Find crossing routes


On either side of the bedding period, plump prespawners and recovering post spawners with their big heads seemingly mismatched to their railed-out bodies will utilize various cover — docks, rocks, points, ledges — outside the spawning bays; often with overlapping schedules providing an opportunity to catch them “coming and going.”

Wesley Strader recently did this on Kentucky Lake en route to his first Bassmaster Elite Series victory. Having figured out that fish were staging in both directions on docks in Big Sandy Creek, the Tennessee pro picked off several keepers with a PH Custom Lures balsa crankbait and a Stan Sloan Bango Blade spinnerbait.

A week later, at the Costa FLW Series Western Division event on Clear Lake, seventh-place finisher Vince Hurtado banked much of his event on the mouth of a residential channel lined with multiple types of submerged vegetation. With pre and post spawn fish tarrying in the grassy lounges, he sacked up good limits with a lipless rattle bait, a spinnerbait and a boottail swimbait.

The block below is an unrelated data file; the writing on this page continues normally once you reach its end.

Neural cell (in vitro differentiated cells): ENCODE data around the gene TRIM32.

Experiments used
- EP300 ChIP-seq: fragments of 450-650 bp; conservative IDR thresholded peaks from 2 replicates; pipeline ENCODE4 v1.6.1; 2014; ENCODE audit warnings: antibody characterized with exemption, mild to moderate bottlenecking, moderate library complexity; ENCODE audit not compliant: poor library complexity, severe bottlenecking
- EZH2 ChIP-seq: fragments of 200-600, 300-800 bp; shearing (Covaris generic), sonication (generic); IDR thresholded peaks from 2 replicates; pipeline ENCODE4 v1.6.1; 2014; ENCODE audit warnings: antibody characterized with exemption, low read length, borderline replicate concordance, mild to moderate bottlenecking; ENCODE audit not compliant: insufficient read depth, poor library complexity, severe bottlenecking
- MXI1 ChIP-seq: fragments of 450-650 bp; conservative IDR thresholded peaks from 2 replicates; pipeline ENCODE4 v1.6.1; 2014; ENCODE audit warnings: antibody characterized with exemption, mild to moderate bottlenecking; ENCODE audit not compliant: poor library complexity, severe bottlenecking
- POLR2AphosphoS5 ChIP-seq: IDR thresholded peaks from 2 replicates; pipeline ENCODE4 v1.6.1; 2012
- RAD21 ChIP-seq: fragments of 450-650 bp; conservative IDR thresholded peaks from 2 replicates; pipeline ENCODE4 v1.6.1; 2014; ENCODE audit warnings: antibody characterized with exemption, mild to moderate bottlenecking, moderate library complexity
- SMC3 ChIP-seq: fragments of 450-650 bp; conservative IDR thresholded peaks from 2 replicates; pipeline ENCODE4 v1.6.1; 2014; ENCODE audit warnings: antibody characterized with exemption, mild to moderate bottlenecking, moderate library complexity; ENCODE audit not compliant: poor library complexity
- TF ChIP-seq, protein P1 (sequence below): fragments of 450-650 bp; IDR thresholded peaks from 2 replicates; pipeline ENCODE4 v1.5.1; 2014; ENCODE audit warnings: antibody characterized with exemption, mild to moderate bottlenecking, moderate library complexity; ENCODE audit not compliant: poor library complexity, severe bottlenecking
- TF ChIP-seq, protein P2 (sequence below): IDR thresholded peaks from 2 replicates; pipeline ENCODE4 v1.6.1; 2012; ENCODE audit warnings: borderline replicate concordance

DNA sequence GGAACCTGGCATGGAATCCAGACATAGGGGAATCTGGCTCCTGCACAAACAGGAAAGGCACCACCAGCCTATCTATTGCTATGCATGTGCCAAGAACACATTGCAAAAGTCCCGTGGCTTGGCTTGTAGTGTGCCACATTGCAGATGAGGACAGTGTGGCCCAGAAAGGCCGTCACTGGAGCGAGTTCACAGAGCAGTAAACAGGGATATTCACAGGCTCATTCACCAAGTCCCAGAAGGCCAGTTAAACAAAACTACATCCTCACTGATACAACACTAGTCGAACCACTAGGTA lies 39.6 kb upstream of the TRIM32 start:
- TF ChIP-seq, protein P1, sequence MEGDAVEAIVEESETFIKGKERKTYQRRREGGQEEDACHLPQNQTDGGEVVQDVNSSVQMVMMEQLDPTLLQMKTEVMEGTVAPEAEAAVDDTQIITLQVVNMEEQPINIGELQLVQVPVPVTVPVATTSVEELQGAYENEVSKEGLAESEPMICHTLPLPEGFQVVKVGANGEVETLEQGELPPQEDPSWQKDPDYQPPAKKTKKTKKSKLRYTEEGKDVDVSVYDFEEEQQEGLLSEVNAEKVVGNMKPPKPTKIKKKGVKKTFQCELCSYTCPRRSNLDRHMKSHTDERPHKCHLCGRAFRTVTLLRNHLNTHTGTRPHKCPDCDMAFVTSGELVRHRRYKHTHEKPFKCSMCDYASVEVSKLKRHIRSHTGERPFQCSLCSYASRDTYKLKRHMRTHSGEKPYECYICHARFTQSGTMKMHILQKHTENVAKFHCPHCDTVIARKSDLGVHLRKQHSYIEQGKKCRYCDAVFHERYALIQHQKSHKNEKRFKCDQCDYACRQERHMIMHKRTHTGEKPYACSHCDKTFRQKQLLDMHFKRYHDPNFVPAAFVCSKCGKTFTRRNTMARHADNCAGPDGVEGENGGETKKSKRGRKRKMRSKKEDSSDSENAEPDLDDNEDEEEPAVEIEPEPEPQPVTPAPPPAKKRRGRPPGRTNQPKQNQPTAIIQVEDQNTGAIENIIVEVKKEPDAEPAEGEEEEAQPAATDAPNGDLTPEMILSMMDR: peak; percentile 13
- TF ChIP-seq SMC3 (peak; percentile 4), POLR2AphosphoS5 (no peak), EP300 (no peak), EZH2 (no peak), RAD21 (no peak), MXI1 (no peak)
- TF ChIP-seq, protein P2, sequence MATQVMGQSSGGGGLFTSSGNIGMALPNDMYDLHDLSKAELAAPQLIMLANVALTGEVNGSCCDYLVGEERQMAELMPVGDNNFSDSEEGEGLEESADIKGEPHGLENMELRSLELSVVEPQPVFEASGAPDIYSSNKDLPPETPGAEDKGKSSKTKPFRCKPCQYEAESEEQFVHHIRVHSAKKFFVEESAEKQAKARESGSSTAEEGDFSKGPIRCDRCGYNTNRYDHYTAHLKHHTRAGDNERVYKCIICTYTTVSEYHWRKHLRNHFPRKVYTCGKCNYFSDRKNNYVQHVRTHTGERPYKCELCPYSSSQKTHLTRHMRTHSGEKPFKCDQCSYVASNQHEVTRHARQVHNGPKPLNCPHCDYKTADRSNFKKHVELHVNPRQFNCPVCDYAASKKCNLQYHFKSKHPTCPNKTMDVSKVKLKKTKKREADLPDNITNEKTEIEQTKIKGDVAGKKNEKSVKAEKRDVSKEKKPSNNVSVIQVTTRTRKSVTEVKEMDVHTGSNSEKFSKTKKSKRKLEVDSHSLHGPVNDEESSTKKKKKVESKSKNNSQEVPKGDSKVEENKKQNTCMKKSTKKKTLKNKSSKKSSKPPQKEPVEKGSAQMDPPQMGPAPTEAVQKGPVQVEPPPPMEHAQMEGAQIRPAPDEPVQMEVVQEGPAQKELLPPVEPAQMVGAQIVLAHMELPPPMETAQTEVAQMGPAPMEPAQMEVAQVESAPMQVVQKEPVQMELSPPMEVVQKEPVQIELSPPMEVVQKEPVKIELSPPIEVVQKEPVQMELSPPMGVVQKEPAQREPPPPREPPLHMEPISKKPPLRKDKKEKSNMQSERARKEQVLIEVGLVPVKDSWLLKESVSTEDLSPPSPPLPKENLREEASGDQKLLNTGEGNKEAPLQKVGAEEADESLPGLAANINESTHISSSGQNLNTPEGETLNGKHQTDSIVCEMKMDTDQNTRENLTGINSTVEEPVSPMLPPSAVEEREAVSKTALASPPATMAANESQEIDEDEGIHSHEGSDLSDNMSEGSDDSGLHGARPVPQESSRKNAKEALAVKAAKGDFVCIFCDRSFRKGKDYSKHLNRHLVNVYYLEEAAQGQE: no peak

In such scenarios, it’s easy to pull away from the door and visit the maternity ward, should conditions become favorable. And if the shallow bite’s not happening, the adjacent two-way street can keep you in the ballgame.

“I try to figure out the stage that will produce the biggest bites; but usually, if there are fish on beds, that’s usually the game I play, because that’s one of my strengths,” said Elite pro Alton Jones. “You have to test the waters on all three, but prespawn and spawn fish are going to weigh more than post spawn.

“However, if you get on post spawn fish, you can find a school of big females that are out in deep water. So you just have to figure out what produces the best average quality.”